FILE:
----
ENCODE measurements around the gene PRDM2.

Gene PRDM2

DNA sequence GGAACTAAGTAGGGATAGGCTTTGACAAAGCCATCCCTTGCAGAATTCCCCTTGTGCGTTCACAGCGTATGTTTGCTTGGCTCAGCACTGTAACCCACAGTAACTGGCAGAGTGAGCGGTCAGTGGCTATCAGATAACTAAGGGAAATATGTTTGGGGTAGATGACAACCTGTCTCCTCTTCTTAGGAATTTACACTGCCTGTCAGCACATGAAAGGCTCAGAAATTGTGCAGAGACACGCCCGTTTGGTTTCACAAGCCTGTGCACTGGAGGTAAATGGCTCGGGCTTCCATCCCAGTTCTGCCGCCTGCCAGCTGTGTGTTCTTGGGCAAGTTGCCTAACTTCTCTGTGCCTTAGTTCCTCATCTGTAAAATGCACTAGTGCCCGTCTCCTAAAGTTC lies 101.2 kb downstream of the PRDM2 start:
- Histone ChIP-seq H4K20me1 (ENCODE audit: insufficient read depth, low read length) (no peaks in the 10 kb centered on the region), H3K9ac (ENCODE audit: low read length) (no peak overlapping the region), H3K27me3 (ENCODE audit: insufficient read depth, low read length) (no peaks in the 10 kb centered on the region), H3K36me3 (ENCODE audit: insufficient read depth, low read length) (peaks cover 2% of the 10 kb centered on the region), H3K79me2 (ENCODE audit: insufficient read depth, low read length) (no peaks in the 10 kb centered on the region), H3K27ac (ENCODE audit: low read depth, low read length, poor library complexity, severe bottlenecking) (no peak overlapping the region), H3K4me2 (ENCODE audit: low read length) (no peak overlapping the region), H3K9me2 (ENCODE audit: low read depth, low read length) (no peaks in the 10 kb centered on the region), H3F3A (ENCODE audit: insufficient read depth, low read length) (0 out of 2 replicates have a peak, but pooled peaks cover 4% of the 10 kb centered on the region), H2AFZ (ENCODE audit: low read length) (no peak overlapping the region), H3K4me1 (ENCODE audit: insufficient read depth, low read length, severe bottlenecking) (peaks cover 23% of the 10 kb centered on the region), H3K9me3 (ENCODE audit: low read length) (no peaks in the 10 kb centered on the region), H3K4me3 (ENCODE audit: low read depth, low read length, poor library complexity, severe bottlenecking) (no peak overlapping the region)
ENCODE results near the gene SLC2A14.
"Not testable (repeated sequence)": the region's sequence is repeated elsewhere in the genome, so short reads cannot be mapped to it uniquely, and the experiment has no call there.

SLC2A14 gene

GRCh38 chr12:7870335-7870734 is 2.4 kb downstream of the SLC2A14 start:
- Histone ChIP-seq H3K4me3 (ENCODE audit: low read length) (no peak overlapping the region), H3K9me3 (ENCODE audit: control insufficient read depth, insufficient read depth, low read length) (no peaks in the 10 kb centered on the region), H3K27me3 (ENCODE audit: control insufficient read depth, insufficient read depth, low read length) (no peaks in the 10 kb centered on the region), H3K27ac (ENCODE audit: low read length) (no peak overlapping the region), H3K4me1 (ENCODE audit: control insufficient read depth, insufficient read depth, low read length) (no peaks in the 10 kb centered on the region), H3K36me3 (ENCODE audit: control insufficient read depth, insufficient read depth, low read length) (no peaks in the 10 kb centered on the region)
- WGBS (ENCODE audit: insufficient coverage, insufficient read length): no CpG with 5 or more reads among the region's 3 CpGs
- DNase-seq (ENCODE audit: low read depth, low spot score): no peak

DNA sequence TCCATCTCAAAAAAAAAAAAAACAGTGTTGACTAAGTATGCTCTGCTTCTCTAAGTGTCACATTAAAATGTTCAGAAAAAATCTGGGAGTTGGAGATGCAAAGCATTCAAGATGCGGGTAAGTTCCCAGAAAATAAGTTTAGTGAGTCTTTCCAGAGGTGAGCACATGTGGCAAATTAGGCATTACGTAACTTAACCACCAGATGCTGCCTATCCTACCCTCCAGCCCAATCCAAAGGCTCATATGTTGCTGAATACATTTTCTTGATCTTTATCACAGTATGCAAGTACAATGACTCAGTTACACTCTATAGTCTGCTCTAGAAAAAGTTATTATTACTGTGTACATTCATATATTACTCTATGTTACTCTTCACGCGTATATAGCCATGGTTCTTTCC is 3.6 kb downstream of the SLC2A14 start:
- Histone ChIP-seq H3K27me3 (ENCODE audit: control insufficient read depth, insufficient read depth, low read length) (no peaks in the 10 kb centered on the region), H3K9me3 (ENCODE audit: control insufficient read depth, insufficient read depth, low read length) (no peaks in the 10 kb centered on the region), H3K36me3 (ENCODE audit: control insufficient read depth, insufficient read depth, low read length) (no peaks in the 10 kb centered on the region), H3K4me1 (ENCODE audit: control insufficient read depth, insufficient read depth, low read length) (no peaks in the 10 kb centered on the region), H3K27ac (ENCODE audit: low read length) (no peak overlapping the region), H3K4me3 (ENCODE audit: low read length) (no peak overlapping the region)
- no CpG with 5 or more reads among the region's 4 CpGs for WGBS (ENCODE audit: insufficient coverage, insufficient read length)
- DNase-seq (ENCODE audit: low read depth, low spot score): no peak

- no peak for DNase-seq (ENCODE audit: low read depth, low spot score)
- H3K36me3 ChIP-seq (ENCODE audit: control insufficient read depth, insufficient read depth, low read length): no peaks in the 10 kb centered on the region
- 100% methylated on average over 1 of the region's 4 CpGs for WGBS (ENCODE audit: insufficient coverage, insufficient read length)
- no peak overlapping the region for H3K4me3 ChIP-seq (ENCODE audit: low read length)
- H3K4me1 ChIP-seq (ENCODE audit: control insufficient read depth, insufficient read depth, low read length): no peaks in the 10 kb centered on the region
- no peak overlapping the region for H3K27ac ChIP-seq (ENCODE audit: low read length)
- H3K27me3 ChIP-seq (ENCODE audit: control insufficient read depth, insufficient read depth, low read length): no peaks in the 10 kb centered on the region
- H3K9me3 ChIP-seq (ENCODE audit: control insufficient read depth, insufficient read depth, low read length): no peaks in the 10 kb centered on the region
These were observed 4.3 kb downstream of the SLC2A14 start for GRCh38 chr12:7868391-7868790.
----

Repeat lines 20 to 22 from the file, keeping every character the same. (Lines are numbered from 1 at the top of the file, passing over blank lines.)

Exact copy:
- H3K4me1 ChIP-seq (ENCODE audit: control insufficient read depth, insufficient read depth, low read length): no peaks in the 10 kb centered on the region
- no peak overlapping the region for H3K27ac ChIP-seq (ENCODE audit: low read length)
- H3K27me3 ChIP-seq (ENCODE audit: control insufficient read depth, insufficient read depth, low read length): no peaks in the 10 kb centered on the region